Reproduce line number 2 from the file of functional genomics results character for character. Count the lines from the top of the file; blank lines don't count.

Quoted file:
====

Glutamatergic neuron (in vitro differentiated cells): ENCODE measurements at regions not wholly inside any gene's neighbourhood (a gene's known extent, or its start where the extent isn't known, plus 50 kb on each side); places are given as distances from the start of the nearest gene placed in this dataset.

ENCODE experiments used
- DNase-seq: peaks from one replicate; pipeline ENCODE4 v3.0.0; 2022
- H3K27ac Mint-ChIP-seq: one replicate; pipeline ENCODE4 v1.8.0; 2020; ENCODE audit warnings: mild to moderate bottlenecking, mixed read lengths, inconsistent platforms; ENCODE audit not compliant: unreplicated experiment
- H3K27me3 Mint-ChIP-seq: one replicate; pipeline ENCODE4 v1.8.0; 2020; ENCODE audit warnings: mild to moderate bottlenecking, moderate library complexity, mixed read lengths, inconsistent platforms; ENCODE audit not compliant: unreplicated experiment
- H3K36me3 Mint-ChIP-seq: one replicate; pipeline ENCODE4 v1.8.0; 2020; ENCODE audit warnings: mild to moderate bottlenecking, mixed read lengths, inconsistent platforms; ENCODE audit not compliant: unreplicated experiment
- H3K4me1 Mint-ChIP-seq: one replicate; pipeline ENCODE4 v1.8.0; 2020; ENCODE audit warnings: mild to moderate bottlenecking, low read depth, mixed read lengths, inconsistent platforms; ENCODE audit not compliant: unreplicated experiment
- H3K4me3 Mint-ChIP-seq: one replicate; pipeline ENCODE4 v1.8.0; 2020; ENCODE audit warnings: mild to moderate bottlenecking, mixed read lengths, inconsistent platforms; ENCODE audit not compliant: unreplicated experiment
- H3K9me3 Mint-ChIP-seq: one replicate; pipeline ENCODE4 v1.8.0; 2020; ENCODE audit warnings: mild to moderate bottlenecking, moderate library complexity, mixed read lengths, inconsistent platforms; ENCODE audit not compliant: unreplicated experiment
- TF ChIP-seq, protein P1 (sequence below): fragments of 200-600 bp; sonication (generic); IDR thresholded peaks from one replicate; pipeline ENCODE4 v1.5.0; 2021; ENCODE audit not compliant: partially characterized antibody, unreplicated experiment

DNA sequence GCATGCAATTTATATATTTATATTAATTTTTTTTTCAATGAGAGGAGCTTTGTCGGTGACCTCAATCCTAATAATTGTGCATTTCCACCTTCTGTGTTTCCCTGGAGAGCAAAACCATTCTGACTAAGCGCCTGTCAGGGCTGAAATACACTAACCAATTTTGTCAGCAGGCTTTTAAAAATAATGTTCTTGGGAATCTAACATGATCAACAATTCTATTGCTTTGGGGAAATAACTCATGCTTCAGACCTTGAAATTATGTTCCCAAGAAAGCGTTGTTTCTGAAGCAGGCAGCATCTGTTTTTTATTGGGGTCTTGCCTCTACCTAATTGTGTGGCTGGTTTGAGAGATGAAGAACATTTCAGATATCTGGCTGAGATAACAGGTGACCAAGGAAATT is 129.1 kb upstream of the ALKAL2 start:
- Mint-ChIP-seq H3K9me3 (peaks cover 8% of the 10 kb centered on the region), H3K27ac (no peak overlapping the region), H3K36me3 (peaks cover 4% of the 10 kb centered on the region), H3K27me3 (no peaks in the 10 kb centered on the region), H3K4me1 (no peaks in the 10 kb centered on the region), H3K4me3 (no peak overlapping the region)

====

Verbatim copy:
ENCODE experiments used